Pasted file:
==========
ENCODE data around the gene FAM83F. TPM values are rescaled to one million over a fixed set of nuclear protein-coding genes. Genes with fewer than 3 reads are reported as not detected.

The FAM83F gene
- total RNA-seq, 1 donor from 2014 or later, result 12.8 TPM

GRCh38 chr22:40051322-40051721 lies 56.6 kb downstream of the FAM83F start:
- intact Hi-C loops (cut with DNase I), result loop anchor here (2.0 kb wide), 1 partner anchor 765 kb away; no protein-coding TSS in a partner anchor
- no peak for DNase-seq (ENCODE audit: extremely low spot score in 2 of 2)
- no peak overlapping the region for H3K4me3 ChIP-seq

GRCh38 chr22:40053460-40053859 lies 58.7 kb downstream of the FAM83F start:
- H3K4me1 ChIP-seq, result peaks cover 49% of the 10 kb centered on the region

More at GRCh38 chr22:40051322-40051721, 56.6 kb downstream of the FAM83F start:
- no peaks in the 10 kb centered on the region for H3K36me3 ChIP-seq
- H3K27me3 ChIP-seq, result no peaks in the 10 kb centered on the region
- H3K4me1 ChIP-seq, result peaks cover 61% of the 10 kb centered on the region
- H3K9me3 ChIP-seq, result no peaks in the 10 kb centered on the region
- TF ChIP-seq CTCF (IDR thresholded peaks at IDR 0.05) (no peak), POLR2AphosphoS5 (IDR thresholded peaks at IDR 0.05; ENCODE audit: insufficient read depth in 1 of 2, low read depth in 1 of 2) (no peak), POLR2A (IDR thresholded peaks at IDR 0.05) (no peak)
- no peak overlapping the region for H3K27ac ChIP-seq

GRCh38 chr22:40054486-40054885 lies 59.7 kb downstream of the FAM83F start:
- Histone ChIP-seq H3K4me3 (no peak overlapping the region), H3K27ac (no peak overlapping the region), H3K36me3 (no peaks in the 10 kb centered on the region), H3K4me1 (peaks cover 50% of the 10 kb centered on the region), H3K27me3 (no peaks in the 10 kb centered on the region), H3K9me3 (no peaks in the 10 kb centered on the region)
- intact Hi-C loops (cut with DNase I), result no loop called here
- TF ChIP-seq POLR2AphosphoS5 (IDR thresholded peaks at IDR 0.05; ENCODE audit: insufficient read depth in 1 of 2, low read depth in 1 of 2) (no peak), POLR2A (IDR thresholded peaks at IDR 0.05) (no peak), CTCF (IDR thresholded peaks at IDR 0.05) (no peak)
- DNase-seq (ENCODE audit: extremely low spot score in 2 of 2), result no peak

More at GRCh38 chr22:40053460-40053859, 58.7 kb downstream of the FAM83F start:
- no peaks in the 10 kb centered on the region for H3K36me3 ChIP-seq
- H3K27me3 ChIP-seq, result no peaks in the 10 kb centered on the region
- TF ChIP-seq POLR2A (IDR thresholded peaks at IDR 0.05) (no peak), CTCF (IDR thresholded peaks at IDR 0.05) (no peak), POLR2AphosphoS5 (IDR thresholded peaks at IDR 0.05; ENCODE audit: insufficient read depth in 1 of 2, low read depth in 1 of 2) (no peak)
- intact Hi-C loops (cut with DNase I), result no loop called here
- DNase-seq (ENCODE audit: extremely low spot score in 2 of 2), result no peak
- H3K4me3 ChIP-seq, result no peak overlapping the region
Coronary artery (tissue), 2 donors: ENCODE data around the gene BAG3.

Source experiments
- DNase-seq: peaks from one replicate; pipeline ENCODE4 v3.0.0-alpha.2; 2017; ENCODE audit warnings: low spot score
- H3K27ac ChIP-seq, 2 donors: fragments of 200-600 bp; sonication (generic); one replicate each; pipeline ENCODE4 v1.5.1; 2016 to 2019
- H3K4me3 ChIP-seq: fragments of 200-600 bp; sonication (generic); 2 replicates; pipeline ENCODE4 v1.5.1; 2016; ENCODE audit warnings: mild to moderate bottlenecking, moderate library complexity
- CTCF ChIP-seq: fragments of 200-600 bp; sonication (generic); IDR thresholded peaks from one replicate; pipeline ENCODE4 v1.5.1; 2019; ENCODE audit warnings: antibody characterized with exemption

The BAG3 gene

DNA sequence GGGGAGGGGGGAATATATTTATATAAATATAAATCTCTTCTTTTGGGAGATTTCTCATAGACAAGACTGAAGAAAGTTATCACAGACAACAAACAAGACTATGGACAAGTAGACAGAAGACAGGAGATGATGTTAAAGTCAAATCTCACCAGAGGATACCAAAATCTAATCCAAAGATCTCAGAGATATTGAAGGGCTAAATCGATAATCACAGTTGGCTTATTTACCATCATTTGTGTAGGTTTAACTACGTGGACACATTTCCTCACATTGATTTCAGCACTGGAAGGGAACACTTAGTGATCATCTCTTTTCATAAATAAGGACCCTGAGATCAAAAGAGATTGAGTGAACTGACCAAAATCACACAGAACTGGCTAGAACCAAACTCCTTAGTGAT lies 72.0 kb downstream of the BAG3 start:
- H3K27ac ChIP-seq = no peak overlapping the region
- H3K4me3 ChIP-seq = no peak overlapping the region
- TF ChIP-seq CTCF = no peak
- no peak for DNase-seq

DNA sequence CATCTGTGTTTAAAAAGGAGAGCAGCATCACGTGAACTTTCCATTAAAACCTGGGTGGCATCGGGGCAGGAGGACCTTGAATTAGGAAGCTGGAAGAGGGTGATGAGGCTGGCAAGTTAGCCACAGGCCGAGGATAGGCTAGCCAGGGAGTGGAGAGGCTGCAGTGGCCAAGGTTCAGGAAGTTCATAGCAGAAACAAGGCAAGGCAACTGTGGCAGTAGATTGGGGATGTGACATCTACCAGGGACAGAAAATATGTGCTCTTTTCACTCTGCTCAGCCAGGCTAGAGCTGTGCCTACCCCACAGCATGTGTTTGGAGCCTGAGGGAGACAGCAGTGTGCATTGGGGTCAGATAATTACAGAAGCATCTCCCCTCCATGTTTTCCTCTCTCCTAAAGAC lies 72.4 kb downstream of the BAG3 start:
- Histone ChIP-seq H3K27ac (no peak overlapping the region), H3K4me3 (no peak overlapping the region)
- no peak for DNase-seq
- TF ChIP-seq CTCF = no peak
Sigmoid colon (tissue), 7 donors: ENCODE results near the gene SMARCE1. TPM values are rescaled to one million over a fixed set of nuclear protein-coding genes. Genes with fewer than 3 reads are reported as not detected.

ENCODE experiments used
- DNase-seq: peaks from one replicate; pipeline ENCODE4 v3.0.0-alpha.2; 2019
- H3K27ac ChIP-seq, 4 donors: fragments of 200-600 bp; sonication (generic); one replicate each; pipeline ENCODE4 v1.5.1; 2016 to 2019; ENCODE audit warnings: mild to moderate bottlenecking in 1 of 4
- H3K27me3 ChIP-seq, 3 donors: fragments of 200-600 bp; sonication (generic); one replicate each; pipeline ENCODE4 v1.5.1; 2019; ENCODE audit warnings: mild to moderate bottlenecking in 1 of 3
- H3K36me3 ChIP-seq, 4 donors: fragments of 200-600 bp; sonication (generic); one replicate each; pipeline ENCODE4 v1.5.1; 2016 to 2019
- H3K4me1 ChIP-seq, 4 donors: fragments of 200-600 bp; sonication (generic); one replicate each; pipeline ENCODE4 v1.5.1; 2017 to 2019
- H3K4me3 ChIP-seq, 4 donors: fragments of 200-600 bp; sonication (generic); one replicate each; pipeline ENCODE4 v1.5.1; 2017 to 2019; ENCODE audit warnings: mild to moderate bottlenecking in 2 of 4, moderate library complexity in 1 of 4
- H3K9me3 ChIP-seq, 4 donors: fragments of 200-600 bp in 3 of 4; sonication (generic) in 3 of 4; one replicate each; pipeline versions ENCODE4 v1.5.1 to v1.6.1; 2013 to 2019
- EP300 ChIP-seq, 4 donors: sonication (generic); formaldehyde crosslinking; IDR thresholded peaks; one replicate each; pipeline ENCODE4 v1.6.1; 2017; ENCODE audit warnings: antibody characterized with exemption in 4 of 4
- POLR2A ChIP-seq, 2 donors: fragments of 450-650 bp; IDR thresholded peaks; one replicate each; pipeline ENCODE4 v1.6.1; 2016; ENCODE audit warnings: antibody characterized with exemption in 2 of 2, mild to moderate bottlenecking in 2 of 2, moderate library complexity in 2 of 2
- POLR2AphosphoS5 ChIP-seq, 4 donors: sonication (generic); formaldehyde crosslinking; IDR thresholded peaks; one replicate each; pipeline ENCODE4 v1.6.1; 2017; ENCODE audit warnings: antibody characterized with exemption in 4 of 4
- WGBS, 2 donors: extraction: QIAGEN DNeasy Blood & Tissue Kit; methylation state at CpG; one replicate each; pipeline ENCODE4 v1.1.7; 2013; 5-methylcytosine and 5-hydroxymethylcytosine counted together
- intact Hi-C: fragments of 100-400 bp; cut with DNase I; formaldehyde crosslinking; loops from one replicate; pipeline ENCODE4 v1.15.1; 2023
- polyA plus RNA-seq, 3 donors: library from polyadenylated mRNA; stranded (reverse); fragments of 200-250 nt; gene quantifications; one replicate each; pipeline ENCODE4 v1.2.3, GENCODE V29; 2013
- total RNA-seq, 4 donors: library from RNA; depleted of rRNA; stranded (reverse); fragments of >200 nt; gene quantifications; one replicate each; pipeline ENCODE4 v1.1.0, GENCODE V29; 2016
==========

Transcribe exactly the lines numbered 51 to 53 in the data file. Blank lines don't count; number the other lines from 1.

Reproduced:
- H3K4me1 ChIP-seq, 4 donors: fragments of 200-600 bp; sonication (generic); one replicate each; pipeline ENCODE4 v1.5.1; 2017 to 2019
- H3K4me3 ChIP-seq, 4 donors: fragments of 200-600 bp; sonication (generic); one replicate each; pipeline ENCODE4 v1.5.1; 2017 to 2019; ENCODE audit warnings: mild to moderate bottlenecking in 2 of 4, moderate library complexity in 1 of 4
- H3K9me3 ChIP-seq, 4 donors: fragments of 200-600 bp in 3 of 4; sonication (generic) in 3 of 4; one replicate each; pipeline versions ENCODE4 v1.5.1 to v1.6.1; 2013 to 2019